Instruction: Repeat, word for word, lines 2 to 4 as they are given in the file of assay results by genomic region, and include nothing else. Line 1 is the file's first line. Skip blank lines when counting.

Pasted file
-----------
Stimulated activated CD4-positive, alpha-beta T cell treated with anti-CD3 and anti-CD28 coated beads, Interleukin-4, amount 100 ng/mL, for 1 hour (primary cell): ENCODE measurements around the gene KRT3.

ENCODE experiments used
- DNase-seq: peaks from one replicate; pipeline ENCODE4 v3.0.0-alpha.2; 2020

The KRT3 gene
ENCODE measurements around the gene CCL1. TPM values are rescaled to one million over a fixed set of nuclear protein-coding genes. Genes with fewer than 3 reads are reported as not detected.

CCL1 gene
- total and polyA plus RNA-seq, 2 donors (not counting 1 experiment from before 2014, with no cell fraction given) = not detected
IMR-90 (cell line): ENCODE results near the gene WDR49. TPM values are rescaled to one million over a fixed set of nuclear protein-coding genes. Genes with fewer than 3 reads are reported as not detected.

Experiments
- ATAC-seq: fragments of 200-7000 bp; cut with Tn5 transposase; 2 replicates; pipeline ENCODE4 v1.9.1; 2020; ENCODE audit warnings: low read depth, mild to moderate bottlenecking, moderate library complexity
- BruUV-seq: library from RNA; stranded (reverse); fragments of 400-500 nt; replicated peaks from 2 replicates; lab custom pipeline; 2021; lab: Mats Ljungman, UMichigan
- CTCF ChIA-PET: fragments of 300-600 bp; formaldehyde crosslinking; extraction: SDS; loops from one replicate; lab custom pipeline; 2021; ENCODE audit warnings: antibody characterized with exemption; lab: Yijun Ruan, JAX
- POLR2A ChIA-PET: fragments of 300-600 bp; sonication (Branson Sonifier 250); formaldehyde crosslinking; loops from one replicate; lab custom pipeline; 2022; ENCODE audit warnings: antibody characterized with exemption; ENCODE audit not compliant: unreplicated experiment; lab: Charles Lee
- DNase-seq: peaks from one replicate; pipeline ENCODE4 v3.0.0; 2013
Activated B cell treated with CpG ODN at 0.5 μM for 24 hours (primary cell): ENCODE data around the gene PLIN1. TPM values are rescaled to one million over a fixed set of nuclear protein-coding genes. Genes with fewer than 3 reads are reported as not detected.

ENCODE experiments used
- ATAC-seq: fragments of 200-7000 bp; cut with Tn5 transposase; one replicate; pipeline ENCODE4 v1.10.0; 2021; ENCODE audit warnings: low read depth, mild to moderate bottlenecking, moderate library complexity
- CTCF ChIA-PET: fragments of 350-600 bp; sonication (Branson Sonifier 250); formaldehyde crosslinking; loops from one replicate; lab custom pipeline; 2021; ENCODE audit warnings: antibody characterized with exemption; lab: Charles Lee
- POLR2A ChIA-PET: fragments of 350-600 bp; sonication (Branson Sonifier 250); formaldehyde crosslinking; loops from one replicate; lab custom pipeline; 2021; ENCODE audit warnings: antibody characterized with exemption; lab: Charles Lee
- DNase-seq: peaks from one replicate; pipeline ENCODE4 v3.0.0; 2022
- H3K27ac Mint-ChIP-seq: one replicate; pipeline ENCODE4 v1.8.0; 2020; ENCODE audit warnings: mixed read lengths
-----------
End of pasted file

ENCODE experiments used
- DNase-seq: peaks from one replicate; pipeline ENCODE4 v3.0.0-alpha.2; 2020

The KRT3 gene